(CNN) Walking into an elevator Wednesday, Republican Sen. Marco Rubio of Florida told CNN that the vote on a bill to codify same-sex marriage was a “stupid waste of time.”
But when he said it, there was another senator in the elevator who heard him: Sen. Tammy Baldwin, a Democrat from Wisconsin who is also the first known gay politician elected to the U.S. Senate.
“He probably would have been happy to be in the elevator to see the exchange,” Baldwin told CNN on Thursday, adding, “of course I” spoke to him about that comment.
“I said ‘the recent Supreme Court decision undermined the constitutional right to privacy. There are a whole bunch of cases that have been decided on the basis of the constitutional right to privacy that are at risk,’ which he disagrees with. And anyway, I said we’ll talk about something else,” she said.
Baldwin did not reveal what Rubio’s response was. She also declined to say whether she was offended by his remark.
“We’re not going to get into (that),” Baldwin said. “I’m counting the votes.”
Baldwin also predicted that they would have 10 GOP votes to break a filibuster attempt when the bill eventually comes up.
Rubio and other Republican senators argued that the bill was “unnecessary” because there was no danger to same-sex marriage, as the Supreme Court’s majority opinion by Justice Samuel Alito sought to separate its decision on abortion from other decisions involving the right to privacy, such as same-sex marriage. In a separate concurring opinion, however, Justice Clarence Thomas wrote separately that he specifically called for reconsideration of those other rulings.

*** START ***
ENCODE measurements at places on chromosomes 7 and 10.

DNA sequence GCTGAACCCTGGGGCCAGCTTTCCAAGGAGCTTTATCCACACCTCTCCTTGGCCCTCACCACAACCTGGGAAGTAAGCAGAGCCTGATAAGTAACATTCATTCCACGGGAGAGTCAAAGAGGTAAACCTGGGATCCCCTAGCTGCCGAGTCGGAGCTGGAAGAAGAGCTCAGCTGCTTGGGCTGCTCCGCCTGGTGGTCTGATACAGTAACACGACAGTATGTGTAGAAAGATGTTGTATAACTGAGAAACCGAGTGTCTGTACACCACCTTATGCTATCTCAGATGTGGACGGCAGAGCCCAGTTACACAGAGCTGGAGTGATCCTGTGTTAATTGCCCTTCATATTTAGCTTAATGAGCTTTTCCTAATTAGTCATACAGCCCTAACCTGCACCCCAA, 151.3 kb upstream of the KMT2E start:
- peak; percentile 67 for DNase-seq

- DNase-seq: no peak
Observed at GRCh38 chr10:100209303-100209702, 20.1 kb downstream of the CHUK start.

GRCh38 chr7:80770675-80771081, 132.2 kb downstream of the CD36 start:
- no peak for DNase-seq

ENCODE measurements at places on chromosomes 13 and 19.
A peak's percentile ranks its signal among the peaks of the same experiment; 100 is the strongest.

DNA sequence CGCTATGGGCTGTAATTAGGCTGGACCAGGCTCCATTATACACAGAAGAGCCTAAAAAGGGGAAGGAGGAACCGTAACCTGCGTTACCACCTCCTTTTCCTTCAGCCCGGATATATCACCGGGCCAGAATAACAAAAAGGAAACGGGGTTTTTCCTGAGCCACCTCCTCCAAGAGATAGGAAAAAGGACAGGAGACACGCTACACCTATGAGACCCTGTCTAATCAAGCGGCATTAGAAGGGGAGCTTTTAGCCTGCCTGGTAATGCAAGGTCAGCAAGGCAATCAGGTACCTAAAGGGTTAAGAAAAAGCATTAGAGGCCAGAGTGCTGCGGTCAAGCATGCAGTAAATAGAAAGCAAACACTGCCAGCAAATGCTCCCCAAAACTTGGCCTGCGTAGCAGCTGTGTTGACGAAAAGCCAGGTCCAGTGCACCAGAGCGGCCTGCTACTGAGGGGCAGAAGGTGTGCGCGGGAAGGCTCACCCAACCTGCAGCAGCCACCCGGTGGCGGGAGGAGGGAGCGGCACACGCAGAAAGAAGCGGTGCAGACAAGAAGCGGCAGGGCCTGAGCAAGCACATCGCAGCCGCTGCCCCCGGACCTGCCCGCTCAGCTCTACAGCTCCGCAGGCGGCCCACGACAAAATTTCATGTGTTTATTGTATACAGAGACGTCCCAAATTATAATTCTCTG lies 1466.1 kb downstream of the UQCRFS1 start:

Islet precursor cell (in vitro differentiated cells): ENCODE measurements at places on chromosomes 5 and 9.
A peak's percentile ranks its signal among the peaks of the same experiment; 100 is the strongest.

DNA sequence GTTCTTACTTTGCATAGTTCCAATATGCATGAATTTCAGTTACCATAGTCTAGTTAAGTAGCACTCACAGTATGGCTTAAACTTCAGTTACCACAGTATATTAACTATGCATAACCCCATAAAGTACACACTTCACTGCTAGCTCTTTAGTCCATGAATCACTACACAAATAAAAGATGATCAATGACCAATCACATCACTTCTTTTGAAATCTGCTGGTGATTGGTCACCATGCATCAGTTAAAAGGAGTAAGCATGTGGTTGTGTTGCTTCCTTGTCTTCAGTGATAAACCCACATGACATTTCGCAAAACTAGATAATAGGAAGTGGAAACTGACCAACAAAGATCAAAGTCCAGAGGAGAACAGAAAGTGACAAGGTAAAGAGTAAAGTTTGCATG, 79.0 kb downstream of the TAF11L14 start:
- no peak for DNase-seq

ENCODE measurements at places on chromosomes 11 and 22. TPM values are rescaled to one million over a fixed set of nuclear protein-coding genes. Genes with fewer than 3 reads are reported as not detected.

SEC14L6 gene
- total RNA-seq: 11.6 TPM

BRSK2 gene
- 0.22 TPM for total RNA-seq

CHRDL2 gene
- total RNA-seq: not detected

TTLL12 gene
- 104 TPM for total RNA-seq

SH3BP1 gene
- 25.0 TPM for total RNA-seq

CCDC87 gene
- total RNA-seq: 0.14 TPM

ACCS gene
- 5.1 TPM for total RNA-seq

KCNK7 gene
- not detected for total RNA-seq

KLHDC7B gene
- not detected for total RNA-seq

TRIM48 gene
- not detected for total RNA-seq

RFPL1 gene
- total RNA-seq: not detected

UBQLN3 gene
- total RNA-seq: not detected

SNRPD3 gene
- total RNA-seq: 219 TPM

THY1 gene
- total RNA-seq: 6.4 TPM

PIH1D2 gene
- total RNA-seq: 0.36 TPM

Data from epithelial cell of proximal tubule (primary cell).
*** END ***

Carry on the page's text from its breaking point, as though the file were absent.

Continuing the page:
Baldwin’s announcement came on the same day that her fellow Wisconsin senator, Republican Ron Johnson, voiced his support for the same-sex marriage bill.
In a statement, Johnson called the bill “unnecessary” but said that if it comes up for a Senate vote as expected, he sees “no reason to oppose it.”
Johnson is one of five Senate Republicans expected to vote for the bill. While most of the conference is deadlocked, Republican and Democratic senators said earlier this week they expected the bill to eventually win the votes needed to end the filibuster, a sign of growing public acceptance and a sea change on the issue that has once sharply divided the two parties.
Senate Majority Leader Chuck Schumer, Democrat of New York, has said he wants to bring the bill up for consideration soon, but has not said when he expects a vote. He added that he was “impressed with how much bipartisan support the bill received in the House.”
The Senate goes on August recess in two weeks, making it unlikely that it will be able to get the floor before then, especially since senators are already trying to pass a bill to boost semiconductor chip production and a separate economic package. Taking it after August brings the debate closer to the midterm elections and will allow Democrats to highlight what they believe are key social issues important to voters.